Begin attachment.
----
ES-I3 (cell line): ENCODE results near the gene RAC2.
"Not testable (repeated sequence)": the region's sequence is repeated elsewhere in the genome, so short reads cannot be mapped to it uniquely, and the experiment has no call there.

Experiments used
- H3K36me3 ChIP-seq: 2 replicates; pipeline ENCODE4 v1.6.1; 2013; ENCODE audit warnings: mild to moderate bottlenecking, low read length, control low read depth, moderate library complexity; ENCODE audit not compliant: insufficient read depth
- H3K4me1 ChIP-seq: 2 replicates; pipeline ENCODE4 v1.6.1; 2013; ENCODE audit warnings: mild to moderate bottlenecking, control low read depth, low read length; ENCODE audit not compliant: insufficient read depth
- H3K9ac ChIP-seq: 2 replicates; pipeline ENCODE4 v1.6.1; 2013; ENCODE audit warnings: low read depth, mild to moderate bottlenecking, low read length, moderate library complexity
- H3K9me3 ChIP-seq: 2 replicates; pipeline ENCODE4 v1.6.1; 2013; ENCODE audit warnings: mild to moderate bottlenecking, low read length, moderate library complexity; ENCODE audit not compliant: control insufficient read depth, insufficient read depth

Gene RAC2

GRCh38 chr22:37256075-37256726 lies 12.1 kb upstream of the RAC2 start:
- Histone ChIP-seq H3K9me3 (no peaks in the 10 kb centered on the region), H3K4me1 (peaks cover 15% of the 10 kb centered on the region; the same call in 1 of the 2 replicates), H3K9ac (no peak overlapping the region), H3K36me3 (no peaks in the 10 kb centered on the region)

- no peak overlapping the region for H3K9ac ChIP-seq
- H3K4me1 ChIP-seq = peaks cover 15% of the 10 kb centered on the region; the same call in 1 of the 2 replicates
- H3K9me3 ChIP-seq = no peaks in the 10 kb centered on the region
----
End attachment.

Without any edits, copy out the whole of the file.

ES-I3 (cell line): ENCODE results near the gene RAC2.
"Not testable (repeated sequence)": the region's sequence is repeated elsewhere in the genome, so short reads cannot be mapped to it uniquely, and the experiment has no call there.

Experiments used
- H3K36me3 ChIP-seq: 2 replicates; pipeline ENCODE4 v1.6.1; 2013; ENCODE audit warnings: mild to moderate bottlenecking, low read length, control low read depth, moderate library complexity; ENCODE audit not compliant: insufficient read depth
- H3K4me1 ChIP-seq: 2 replicates; pipeline ENCODE4 v1.6.1; 2013; ENCODE audit warnings: mild to moderate bottlenecking, control low read depth, low read length; ENCODE audit not compliant: insufficient read depth
- H3K9ac ChIP-seq: 2 replicates; pipeline ENCODE4 v1.6.1; 2013; ENCODE audit warnings: low read depth, mild to moderate bottlenecking, low read length, moderate library complexity
- H3K9me3 ChIP-seq: 2 replicates; pipeline ENCODE4 v1.6.1; 2013; ENCODE audit warnings: mild to moderate bottlenecking, low read length, moderate library complexity; ENCODE audit not compliant: control insufficient read depth, insufficient read depth

Gene RAC2

GRCh38 chr22:37256075-37256726 lies 12.1 kb upstream of the RAC2 start:
- Histone ChIP-seq H3K9me3 (no peaks in the 10 kb centered on the region), H3K4me1 (peaks cover 15% of the 10 kb centered on the region; the same call in 1 of the 2 replicates), H3K9ac (no peak overlapping the region), H3K36me3 (no peaks in the 10 kb centered on the region)

- no peak overlapping the region for H3K9ac ChIP-seq
- H3K4me1 ChIP-seq = peaks cover 15% of the 10 kb centered on the region; the same call in 1 of the 2 replicates
- H3K9me3 ChIP-seq = no peaks in the 10 kb centered on the region